Academic Bill of Rights Comes to Minnesota · 02 March 2005

By the Associated Press--reprinted in the Pioneer Press--03/003/05

Two Republican Minnesota legislators called for a state law Wednesday that they say would guard against unfair treatment of students who don't agree with a professor's point of view.

Sen. Michele Bachmann of Stillwater and Rep. Ray Vandeveer of Forest Lake said a perceived liberal bias on college campuses has made it tough for conservative students. They claim that some are retaliated against with lower grades or classroom intimidation by left-of-center professors.

Their bill would require public colleges to adopt policies prohibiting political, ideological or religious beliefs from being used in grading. The bill would also demand that personal beliefs be excluded from hiring or firing decisions of faculty.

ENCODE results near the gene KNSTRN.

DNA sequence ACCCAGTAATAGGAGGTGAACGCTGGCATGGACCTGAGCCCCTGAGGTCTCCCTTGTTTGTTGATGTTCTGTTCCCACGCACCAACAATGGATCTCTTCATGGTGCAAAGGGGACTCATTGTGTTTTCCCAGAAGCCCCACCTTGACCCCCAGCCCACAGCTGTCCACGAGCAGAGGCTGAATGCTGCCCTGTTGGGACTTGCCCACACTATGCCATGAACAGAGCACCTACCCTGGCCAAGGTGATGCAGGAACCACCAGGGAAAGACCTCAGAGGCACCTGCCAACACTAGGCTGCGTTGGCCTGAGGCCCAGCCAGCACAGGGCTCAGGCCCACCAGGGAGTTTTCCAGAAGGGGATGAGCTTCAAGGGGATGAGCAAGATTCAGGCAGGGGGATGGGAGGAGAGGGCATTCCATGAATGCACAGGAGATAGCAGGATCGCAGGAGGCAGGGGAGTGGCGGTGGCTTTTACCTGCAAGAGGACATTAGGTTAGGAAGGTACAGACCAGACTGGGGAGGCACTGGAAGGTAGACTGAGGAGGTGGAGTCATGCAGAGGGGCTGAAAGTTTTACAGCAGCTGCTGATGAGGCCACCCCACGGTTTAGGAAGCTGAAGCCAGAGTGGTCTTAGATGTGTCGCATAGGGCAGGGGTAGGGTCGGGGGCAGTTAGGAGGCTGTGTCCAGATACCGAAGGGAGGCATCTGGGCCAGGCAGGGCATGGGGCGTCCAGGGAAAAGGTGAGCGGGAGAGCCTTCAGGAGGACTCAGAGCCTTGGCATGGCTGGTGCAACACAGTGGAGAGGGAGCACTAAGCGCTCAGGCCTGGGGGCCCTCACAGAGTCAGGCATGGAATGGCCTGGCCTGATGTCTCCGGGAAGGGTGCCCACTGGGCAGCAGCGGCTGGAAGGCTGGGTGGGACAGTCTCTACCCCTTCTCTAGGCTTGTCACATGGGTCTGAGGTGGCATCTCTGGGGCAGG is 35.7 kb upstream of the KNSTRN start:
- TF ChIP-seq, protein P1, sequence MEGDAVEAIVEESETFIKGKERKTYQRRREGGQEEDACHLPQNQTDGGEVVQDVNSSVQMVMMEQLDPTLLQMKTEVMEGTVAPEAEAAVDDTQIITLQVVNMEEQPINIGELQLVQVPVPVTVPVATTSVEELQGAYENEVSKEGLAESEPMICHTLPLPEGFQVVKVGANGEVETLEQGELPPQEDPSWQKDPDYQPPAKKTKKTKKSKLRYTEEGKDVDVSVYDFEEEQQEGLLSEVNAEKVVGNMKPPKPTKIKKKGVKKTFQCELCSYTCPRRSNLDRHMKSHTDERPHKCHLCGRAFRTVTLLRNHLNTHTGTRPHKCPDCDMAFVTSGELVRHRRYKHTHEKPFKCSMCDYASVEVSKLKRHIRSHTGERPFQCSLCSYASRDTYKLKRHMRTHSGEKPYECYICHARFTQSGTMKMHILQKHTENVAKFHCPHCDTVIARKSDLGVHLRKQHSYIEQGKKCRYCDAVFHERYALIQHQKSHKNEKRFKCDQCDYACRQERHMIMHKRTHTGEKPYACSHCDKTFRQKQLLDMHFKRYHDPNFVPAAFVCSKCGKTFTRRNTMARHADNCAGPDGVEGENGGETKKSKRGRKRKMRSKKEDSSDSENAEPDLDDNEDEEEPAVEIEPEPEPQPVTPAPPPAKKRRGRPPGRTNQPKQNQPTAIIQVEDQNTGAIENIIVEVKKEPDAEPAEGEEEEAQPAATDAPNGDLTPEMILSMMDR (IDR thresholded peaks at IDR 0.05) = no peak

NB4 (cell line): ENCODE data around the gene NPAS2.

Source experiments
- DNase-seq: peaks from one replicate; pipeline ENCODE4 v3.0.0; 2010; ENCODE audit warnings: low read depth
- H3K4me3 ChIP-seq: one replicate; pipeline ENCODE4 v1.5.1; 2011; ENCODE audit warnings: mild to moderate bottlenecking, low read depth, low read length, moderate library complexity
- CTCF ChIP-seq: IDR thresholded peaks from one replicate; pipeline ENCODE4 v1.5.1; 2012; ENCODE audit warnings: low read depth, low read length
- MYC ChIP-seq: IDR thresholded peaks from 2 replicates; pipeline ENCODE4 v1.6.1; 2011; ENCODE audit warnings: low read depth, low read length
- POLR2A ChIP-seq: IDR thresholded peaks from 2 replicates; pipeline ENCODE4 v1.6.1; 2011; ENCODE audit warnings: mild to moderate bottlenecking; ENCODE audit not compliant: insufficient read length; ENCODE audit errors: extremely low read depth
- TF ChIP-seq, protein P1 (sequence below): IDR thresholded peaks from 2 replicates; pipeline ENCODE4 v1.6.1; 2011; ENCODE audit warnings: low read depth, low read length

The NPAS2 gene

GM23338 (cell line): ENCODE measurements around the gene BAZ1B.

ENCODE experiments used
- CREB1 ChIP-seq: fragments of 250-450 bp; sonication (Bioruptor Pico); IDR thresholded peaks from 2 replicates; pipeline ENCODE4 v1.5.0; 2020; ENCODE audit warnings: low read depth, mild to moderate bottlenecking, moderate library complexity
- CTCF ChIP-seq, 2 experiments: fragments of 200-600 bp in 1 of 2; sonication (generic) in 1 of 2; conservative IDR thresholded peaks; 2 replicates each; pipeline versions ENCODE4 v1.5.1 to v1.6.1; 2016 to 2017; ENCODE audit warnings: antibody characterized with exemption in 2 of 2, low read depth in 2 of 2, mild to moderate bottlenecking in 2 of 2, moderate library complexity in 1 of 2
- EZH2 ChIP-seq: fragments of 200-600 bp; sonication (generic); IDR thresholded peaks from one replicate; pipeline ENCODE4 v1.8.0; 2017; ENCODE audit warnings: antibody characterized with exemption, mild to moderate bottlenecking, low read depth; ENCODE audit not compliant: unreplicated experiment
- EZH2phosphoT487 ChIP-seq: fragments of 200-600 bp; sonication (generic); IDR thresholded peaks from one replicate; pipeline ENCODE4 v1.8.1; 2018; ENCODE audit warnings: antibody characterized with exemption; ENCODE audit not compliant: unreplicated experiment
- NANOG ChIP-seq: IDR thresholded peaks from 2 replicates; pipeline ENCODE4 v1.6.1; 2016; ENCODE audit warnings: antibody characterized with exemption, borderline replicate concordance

Similar bills have been introduced in 21 states, part of a push by conservative activist David Horowitz.

At a Minnesota Capitol news conference, Horowitz argued that professors are trying to indoctrinate students into a certain way of viewing the world, especially when it comes to politics.

"The classroom should not be a political soapbox," he said.

The chance of the bill's passage is probably slim, judging by the response of the chairwoman of a Senate higher education committee.

"If students feel like they are being treated unfairly, there are processes within the colleges they can go to if they felt there was a problem," said Sen. Sandy Pappas, DFL-St. Paul. "I don't think the state needs to intervene here into the world of academic freedom."

Bachmann said she hopes that bringing the issue forward will inspire change even if the Legislature doesn't adopt such a law.

"When there's a little bit of pressure applied, that's when we see action," she said.